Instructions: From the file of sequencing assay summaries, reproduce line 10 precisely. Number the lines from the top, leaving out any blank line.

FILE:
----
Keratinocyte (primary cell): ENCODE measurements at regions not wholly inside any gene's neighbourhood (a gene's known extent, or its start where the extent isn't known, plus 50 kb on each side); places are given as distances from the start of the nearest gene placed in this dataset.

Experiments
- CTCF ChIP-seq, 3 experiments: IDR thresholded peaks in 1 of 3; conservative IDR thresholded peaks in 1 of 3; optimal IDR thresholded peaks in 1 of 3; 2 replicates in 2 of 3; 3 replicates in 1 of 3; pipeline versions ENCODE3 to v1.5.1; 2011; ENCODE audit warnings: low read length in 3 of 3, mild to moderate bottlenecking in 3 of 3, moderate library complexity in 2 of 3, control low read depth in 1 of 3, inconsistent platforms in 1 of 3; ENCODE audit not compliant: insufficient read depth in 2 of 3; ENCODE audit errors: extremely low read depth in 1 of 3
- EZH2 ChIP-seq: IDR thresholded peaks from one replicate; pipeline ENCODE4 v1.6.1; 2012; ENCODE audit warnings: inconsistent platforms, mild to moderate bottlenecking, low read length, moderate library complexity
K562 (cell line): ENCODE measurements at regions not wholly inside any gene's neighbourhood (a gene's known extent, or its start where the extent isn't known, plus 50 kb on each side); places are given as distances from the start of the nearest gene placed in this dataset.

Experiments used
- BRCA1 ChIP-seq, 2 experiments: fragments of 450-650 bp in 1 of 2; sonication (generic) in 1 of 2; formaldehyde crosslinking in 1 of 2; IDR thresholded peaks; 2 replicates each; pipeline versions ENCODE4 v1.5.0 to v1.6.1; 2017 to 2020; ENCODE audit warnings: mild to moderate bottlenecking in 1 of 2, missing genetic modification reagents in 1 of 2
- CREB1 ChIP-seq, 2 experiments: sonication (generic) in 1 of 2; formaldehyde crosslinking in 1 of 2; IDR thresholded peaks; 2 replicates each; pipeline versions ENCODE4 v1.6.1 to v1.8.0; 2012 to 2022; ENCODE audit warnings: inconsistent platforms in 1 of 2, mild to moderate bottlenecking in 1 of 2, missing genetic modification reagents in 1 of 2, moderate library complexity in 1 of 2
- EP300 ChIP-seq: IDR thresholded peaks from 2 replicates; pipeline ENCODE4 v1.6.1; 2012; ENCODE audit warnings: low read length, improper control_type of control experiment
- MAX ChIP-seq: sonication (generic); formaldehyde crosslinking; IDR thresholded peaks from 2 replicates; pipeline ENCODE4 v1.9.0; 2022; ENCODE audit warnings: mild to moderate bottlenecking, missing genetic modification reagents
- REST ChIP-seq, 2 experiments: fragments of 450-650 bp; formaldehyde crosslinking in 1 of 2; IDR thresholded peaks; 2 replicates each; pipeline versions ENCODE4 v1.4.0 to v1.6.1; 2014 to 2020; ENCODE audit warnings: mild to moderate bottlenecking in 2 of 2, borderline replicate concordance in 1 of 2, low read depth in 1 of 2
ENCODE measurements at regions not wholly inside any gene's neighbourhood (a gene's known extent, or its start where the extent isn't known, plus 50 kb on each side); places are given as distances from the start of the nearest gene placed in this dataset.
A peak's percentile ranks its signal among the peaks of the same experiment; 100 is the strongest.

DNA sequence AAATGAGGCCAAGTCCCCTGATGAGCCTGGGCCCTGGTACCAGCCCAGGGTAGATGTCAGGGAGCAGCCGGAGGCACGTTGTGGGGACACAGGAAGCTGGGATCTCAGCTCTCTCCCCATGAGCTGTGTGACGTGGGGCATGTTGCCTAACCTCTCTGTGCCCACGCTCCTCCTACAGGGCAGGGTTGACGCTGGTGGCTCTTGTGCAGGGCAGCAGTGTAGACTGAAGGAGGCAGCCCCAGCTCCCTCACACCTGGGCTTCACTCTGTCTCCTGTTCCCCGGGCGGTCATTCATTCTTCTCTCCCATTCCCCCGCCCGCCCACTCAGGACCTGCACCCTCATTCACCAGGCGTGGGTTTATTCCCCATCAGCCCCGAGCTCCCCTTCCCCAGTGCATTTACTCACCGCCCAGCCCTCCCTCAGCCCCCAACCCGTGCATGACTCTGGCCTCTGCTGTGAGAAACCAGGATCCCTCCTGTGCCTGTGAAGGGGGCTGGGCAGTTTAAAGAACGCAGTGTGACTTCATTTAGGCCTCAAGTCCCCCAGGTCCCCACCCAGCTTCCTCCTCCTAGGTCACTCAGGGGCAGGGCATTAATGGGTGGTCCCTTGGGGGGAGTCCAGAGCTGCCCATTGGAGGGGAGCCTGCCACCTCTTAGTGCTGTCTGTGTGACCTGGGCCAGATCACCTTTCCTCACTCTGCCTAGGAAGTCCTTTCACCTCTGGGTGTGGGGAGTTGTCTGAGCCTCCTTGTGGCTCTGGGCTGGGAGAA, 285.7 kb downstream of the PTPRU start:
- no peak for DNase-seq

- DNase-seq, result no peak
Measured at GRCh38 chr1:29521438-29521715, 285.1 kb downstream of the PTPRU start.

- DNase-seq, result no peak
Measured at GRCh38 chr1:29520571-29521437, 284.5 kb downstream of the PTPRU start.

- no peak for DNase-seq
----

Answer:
- MAX ChIP-seq: sonication (generic); formaldehyde crosslinking; IDR thresholded peaks from 2 replicates; pipeline ENCODE4 v1.9.0; 2022; ENCODE audit warnings: mild to moderate bottlenecking, missing genetic modification reagents